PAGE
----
Ann ‘Old Nanny’ Chapman, Bury St. Edmunds
by John Dempsey
At the turn of the 19th century, the town of Bury St Edmunds had a poverty problem. In 1807 James Oakes, one of the guardians of the poor, estimated that, of a total population of 7,500, almost 4,500 were paupers.
For the more comfortable citizens, this meant paying a substantial Poor Rate, and numerous efforts were made to keep the indigent from applying for parish relief. A benefit concert in the particularly fierce winter of 1799 raised over £100, which was spent on giving rations of tuppence worth of bread twice a week for a fortnight to 3,220 people. The following year, a soup kitchen was established, selling ‘perfectly nutritious’ soup three days a week at a halfpenny a pint.
The less charitably inclined preferred the stick to the carrot — in 1800, 140 ratepayers voted for public shaming by compelling the recipients of relief to wear a large letter ‘P’ on their shoulder. Other than Oakes’s dissenting vote, there is no contemporary record of popular response to the proposal, though it is probably no coincidence that, the following week, ‘the poor in the workhouse conducted themselves riotously and broke out of the House’.
Then, as now, most of the poor preferred work to the dole. Despite her slightly shabby cape, Ann or ‘Nanny’ Chapman seems to have managed to keep herself ‘off the parish’ all her life. When she died, her husband (some 12 years younger than she) moved into Clopton’s Asylum, an almshouse restricted to ‘widows and widowers upwards of sixty years of age [who] have lived with credit and reputation and have paid scot and lot [or parish tax]’.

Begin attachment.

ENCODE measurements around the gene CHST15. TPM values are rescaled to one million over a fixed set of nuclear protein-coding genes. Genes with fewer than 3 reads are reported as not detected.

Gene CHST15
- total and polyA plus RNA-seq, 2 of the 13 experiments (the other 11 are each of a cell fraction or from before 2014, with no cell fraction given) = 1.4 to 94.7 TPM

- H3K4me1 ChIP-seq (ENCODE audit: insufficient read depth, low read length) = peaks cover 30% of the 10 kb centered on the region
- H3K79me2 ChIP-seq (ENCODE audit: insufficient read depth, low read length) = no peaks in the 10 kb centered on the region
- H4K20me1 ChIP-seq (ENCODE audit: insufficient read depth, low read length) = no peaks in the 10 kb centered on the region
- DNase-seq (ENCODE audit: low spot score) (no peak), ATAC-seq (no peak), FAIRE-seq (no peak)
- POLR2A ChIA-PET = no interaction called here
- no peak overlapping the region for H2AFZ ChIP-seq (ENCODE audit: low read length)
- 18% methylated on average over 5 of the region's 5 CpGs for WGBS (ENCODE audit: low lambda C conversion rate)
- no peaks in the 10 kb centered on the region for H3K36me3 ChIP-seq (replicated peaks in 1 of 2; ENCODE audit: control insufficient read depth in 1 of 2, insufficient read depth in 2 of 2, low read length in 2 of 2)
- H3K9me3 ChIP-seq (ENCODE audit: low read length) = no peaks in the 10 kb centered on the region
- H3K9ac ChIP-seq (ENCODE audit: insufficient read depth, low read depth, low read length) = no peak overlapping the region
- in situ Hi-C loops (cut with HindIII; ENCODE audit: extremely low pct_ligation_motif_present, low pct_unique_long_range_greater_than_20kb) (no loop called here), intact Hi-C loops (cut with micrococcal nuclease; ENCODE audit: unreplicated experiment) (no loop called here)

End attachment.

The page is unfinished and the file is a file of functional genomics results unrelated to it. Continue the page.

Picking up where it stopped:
William Chapman worked for many years as foreman for Charles Bullen, a Bury upholsterer, and his wife’s trade may have been related. The ghastly little animal carcass with a fly on its ear sticking out of her basket is not, as might at first be assumed, her dinner. According to her obituary, ‘Old Nan’ was in fact ‘well known in this town … as a buyer of Rabbit skins and hare skins’. Possibly the fur was useful for felting, but the most likely use of the skins was for boiling down into glue. Rabbit-skin glue is a very strong adhesive, and is an ingredient in the gesso commonly used in furnituremaking.
‘Old Nan’ evidently also did some public selling as well as buying, occasionally retailing calendars and other small articles.
Ann Chapman died in 1832 at the age of 81, making her 72 in the year of Dempsey’s portrait. She is buried in Bury, at St James’ Church.
Collection: Tasmanian Museum and Art Gallery, presented by C. Docker, 1956
Those of you who are active in social media circles may be aware that through the past week I have unleashed a blitz on Facebook and Instagram in connection with our new winter exhibition Dempsey’s People: A Folio of British Street Portraits, 1824−1844.
A folio of British street portraits 1824–1844
until Sunday 22 October 2017
Dempsey’s people: a folio of British street portraits 1824–1844 is the first exhibition to showcase the compelling watercolour images of English street people made by the itinerant English painter John Dempsey throughout the first half of the nineteenth century.
Allow me to introduce...
These full-length figures in watercolour, gouache and pencil date mostly from the 1820s, and almost all come from the collection of the Tasmanian Museum and Art Gallery, Hobart.